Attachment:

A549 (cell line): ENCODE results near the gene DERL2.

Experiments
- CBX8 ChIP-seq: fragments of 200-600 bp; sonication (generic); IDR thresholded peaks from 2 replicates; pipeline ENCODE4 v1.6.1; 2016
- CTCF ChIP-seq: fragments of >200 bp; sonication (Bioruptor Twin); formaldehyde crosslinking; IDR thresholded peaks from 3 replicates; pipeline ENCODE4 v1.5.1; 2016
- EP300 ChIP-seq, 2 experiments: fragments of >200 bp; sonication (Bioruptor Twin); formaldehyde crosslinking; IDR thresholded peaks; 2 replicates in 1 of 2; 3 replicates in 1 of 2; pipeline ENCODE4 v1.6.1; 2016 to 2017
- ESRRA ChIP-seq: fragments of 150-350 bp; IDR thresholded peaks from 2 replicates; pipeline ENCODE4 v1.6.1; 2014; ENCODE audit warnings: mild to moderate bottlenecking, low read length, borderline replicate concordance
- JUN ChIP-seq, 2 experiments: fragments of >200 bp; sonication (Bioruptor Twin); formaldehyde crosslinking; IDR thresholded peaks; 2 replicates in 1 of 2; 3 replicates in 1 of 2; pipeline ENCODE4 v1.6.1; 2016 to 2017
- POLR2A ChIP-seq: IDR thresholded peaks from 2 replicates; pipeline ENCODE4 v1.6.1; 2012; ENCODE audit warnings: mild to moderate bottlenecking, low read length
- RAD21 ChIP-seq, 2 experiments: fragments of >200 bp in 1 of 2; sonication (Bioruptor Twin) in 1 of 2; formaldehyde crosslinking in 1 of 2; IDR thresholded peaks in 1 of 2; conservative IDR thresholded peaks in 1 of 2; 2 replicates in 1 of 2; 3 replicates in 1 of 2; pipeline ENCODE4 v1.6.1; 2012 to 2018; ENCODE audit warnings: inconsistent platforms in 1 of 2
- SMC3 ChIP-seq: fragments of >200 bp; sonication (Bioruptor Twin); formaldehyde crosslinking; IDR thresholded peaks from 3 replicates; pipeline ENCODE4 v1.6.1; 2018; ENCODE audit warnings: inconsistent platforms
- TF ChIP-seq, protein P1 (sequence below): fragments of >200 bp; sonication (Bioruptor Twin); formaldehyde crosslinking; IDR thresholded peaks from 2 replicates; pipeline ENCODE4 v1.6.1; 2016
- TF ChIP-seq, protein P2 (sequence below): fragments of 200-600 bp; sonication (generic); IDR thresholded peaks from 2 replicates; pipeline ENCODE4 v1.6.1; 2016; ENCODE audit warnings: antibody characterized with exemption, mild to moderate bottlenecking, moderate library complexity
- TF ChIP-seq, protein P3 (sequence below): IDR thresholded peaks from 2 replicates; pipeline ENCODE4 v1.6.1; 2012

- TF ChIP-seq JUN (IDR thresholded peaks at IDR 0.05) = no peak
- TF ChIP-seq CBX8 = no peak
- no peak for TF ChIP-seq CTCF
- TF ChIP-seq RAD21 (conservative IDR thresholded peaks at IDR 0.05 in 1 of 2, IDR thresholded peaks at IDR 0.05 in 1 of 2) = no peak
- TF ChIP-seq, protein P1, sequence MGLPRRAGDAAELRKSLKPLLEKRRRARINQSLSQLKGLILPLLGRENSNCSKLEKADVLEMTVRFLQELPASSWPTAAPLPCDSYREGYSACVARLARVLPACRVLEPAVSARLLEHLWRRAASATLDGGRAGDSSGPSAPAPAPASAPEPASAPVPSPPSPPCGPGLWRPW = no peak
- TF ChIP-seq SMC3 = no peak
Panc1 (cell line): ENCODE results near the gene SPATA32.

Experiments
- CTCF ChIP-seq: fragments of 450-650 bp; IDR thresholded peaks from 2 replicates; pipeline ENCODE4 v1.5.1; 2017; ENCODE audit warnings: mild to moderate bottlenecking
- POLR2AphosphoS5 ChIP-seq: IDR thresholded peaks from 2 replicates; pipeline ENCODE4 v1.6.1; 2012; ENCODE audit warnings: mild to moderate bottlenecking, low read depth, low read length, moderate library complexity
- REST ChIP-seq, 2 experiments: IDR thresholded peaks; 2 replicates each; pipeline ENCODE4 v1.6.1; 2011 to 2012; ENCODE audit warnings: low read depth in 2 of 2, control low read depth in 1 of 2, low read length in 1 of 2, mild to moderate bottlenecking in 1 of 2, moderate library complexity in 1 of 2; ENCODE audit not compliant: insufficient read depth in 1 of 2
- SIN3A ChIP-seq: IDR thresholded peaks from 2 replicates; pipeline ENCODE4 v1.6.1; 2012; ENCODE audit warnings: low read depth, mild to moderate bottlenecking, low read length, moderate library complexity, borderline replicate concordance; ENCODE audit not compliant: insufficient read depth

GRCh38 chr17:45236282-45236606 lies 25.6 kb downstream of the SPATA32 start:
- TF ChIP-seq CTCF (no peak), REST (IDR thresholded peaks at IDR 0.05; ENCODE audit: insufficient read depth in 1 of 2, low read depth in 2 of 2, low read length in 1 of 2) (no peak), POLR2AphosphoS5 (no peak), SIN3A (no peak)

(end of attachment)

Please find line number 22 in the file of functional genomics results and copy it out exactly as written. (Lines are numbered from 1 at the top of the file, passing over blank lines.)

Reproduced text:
- CTCF ChIP-seq: fragments of 450-650 bp; IDR thresholded peaks from 2 replicates; pipeline ENCODE4 v1.5.1; 2017; ENCODE audit warnings: mild to moderate bottlenecking